Original paper

Effects of rising temperature on a functional process: consumption and digestion of leaf litter by a freshwater shredder

Foucreau, Natacha; Piscart, Christophe; Puijalon, Sara; Hervant, Frédéric

Fundamental and Applied Limnology Volume 187 Nr. 4 (2016), p. 295 - 306

published: Mar 1, 2016

DOI: 10.1127/fal/2016/0841

BibTeX file

ArtNo. ESP141018704002, Price: 29.00 €

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Climate change will likely affect riparian litter decomposition in freshwater streams in future decades by modifications in both microorganism and invertebrate activities. On the one hand, the expected increase in C:N ratio will decrease the palatability of leaf litter, and consequently slow down decomposition rates of leaves. On the other hand, rising temperatures may stimulate litter decomposition. We conducted a feeding study that associated the key shredder species Gammarus pulex (Crustacea, Amphipoda) with common riparian leaf litter (from the tree Alnus glutinosa) from European freshwater streams. We assessed the effects of temperature on i) changes in leaf palatability during conditioning (microbial colonisation), ii) leaf consumption rates, and iii) leaf digestion by shredders. Moreover, we compared the responses to rising temperatures between two populations of G. pulex, living in contrasting thermal environments (humid continental climate vs. temperate Mediterranean climate). We found that the decreased mechanical resistance of leaf tissue, which was induced by the conditioning, was stimulated by an increase in temperature. However, we found no increase in fungal biomass even at the highest temperatures (21 and 24 °C). The leaf consumption rate by amphipods increased slightly but not linearly with rising temperatures. Moreover, digestive enzyme activities in amphipod guts were clearly favoured by an increase in water temperature. Catalytic activities of digestive enzymes were generally higher for amphipods living under continental climate conditions. Our study supported the idea that the effect of rising temperatures on the leaf litter decomposition would not be unidirectional. Higher temperatures would lead to contrasting impacts on both physiology and ecology of organisms involved in this functional process.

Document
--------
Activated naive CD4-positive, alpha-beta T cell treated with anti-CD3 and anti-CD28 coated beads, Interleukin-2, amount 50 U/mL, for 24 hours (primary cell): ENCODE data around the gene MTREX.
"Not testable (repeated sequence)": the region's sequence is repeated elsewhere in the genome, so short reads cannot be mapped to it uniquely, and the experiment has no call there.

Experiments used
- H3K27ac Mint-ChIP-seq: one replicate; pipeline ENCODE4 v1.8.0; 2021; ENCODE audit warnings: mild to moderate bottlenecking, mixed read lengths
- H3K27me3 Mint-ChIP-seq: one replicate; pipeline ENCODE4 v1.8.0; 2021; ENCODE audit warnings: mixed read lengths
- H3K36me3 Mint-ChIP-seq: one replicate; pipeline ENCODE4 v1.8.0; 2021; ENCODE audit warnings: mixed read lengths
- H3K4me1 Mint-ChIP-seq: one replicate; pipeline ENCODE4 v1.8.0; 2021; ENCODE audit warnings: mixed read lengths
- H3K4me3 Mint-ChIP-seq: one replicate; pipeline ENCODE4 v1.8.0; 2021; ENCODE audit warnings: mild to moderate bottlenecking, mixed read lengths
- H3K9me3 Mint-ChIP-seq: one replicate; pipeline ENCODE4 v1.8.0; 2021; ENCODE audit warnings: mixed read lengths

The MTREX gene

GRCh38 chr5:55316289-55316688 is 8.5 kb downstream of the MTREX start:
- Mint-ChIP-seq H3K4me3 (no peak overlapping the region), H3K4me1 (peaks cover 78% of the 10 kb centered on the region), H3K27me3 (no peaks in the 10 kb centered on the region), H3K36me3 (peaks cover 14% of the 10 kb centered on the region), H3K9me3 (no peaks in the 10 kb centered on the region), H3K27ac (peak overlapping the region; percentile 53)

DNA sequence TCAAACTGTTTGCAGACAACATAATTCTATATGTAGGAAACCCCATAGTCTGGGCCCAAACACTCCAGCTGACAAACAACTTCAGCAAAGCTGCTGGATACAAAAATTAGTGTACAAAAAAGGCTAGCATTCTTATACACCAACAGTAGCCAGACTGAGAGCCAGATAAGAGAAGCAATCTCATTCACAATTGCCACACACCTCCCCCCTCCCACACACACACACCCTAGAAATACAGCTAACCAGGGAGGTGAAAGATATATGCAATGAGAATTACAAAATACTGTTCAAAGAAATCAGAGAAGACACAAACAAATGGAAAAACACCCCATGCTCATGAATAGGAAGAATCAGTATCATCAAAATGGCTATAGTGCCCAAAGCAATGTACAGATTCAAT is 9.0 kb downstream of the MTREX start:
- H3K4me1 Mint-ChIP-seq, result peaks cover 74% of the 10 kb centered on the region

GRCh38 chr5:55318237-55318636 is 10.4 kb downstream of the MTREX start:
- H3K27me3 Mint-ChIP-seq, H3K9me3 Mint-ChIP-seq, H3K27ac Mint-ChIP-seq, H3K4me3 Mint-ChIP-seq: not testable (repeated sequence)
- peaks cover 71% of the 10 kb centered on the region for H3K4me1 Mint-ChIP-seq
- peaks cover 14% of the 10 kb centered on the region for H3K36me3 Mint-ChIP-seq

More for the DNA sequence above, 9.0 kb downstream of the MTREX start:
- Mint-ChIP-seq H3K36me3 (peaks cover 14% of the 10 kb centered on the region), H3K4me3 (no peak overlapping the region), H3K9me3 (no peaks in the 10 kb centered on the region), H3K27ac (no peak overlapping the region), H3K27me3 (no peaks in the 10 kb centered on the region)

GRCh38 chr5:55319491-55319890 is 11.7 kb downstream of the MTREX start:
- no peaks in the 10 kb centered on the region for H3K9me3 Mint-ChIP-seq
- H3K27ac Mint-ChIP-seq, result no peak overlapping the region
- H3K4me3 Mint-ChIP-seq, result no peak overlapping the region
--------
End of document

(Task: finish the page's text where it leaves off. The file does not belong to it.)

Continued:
gut catalytic activityleaf litter decompositioninvertebrateamphipodclimate changealder